Indigenous councils time has come
Whilst all the noise and movement in local government this week emanated out of Canberra for the four days of the Australian Local Government Association’s National General Assembly, my trained eye couldn’t help but see that Queensland and indeed Australia’s indigenous councils really were front and centre on the big stage.
Firstly, our Prime Minister Malcolm Turnbull impressed more than 800 delegates and observers present at the assembly’s Gala Dinner by addressing them in the native tongue of the traditional owners of the Canberra area, the Ngunnawal people. Then there was Palm Island Mayor and LGAQ Policy Executive member Alf Lacey’s eloquent speech on the floor on the conference in support of the restoration of funding for the National Partnership Agreement on Remote Indigenous Housing. The motion he put to the assembly attracted overwhelming support, and he followed it up by leading a dash up to Parliament House with a big contingent of Queensland indigenous council representatives, assisted by the LGAQ, to lobby the Indigenous Affairs Minister Nigel Scullion. This is a fight not won, but one which we are determined to prevail.
Finally, the crowning glory was the Wujal Wujal Aboriginal Shire Council receiving the National Local Government Award for Excellence for their Emergency Management Network. How good is that?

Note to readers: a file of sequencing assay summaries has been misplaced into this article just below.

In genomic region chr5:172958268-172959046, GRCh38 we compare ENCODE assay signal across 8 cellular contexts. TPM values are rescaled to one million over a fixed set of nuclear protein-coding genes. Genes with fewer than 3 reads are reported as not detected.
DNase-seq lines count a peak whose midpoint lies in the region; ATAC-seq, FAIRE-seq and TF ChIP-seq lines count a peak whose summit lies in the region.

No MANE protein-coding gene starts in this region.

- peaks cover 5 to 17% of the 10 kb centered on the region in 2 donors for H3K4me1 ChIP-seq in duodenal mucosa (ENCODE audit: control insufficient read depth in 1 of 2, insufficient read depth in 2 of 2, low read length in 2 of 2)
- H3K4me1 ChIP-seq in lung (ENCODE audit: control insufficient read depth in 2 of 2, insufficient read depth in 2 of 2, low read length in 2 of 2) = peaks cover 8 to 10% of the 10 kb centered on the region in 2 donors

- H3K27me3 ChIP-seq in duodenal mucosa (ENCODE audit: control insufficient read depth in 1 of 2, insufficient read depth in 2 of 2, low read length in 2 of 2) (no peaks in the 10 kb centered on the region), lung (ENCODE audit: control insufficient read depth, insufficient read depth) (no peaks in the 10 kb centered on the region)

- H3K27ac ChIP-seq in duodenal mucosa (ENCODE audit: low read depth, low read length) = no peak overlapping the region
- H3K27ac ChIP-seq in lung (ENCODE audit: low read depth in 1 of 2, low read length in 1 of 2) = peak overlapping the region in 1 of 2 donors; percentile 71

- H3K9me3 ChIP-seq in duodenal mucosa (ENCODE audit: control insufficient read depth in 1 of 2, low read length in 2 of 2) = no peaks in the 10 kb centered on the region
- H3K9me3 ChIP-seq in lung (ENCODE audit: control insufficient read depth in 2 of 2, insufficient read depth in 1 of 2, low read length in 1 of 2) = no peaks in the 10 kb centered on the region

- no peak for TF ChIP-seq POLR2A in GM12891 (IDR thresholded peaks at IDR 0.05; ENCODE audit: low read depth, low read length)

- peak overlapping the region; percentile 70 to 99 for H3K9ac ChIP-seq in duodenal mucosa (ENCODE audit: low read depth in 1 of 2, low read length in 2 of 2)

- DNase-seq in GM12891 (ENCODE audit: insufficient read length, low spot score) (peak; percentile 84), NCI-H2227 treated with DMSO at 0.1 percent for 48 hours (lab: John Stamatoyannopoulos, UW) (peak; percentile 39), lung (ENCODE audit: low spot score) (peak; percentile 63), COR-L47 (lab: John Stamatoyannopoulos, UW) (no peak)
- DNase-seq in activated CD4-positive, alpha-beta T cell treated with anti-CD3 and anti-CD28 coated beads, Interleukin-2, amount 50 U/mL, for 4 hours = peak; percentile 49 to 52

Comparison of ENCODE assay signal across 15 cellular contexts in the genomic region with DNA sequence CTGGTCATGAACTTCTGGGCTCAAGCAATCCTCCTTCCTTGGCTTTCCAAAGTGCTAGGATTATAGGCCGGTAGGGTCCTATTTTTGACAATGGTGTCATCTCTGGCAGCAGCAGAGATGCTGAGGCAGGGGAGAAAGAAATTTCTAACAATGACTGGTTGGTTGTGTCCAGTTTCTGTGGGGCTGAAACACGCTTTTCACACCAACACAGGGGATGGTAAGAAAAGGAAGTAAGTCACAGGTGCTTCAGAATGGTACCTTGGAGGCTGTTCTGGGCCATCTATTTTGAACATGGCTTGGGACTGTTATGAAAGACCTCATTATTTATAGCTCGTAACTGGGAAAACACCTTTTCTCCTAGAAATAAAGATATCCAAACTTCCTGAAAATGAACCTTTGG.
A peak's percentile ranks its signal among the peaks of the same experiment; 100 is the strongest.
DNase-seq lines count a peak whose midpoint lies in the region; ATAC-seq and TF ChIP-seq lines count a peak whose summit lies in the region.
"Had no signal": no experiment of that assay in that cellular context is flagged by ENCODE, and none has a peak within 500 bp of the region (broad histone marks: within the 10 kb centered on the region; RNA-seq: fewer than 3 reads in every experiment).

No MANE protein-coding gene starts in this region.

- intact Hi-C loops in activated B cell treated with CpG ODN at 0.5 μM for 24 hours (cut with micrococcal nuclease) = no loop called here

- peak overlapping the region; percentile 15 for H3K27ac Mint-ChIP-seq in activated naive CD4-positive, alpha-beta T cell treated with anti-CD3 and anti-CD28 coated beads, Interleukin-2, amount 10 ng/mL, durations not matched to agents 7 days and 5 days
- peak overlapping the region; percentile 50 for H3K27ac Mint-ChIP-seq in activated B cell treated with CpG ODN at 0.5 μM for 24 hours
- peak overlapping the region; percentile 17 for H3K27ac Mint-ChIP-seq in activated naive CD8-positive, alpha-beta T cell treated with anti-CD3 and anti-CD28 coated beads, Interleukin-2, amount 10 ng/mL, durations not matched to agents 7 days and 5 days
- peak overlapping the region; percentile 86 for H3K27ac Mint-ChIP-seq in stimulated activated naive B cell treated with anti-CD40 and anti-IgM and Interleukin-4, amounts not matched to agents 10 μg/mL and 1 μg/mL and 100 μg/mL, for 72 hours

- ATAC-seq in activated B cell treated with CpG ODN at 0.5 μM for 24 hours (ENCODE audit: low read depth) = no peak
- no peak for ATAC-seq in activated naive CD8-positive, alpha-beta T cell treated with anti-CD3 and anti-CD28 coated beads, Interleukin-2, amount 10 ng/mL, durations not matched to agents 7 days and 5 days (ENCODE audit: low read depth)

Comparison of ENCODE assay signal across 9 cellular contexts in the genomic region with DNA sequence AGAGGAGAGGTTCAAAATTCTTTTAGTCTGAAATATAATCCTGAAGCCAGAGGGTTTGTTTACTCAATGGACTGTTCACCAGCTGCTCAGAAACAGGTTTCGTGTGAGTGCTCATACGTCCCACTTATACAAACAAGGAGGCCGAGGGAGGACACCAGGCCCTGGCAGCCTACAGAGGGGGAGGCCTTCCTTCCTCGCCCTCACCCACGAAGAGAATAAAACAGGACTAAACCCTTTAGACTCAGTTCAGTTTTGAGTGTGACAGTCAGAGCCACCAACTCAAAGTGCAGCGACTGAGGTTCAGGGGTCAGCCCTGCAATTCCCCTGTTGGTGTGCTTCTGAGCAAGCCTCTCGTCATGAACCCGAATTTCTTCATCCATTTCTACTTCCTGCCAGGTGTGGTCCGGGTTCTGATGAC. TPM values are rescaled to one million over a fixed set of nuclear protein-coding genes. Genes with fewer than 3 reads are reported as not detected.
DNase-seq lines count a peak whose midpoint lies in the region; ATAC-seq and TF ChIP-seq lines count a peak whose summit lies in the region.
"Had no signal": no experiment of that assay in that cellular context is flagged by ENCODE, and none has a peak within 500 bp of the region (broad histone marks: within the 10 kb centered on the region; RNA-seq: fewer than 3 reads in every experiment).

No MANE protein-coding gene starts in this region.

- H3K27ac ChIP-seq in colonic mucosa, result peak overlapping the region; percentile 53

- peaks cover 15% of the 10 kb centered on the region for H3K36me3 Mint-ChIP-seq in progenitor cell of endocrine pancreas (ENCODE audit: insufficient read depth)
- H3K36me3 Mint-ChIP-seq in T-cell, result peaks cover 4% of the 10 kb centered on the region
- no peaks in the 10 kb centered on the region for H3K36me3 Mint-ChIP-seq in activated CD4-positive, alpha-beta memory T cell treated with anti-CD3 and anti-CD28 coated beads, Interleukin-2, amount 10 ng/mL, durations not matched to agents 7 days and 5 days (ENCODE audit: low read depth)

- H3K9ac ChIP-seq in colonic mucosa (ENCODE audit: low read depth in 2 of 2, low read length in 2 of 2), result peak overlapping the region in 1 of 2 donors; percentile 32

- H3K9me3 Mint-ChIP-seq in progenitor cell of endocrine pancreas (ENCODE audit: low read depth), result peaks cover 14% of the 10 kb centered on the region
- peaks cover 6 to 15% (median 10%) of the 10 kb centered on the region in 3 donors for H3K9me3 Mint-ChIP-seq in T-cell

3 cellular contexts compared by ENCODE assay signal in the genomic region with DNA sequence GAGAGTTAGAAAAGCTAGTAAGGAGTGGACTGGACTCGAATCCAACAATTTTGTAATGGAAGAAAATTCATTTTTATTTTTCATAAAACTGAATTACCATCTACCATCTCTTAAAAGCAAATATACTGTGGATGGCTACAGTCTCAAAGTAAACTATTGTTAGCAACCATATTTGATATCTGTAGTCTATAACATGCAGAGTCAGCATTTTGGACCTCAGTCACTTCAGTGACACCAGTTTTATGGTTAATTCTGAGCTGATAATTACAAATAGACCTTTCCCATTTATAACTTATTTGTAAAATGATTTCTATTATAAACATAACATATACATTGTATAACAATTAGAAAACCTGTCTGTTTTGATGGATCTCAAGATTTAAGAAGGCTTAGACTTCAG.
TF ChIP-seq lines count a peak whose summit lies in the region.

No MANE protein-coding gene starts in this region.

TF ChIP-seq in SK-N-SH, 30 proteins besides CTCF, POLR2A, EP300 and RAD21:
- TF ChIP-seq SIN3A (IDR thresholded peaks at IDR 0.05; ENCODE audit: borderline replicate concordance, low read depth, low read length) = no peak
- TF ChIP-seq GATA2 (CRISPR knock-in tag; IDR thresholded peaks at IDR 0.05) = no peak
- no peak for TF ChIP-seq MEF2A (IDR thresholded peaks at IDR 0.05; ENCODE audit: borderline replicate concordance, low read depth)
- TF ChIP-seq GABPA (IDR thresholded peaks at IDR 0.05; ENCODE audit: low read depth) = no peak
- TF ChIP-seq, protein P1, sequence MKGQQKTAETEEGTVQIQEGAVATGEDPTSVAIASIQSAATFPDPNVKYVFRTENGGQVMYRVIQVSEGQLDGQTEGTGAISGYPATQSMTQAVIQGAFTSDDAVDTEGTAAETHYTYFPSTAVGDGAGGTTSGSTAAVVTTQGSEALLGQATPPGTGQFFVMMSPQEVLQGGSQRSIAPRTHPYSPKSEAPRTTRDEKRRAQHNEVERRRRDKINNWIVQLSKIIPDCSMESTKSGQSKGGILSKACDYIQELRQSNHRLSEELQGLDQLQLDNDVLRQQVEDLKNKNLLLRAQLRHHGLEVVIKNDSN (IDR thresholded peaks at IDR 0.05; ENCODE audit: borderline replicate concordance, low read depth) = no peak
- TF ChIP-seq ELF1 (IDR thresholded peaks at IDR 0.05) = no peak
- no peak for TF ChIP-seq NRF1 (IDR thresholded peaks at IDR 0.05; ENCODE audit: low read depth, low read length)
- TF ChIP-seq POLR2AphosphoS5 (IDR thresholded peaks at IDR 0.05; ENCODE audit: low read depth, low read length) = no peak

Video: Department of Infrastructure, Regional Development and Cities
I thought some more on just how far Queensland indigenous councils have progressed in the last decade. They have achieved greatly strengthened state government financial assistance, driven the creation of the successful Indigenous Leaders Forum (ILF), won acceptance and integration of indigenous councils into many regional organisations of councils, and doubled their representation on the LGAQ Policy Executive. That befits the fact that nearly one quarter of our members are indigenous councils. The LGAQ is holding a Policy Executive meeting on Palm Island in August this year and on Thursday Island in August 2019.
There are still many battles yet to be fought and won but it would be entirely remiss not to acknowledge these giant strides that have been made by Queensland’s 17 indigenous councils. The confidence and passion with which their leaders speak in the media and their increased attendance at key conferences and events around the country attest to that.
Let me make a big plug for the upcoming biennial LGAQ Future Cities Smart Communities Conference in Cairns from 11-13 July. This event is the best of its type in Australia. Speakers from the UK, Singapore, Japan and the US and some of the smartest people in our country will feature at the event. A special part of this conference are the private one-to-one fireside chats with our key note speakers and the amazing trade displays set out like you have never seen before. In truth, folks, you normally must go overseas to witness a conference like this, so save your council some money and come to Cairns instead.
Finally, a reminder that the closing date for feedback on the new draft documents developed as part of the implementation of the new Councillor Complaints system is next week, 29 June. It’s important that the Government knows what you think about the draft new code of conduct, draft model meeting procedures and draft example investigations policy, all of which have been developed by the Local Government Liaison Group, which advises the Minister on the implementation of the new Councillor Complaints system and includes the LGAQ as a member.
Local Government Association of Queensland
LG House, 25 Evelyn Street, Newstead Qld 4006
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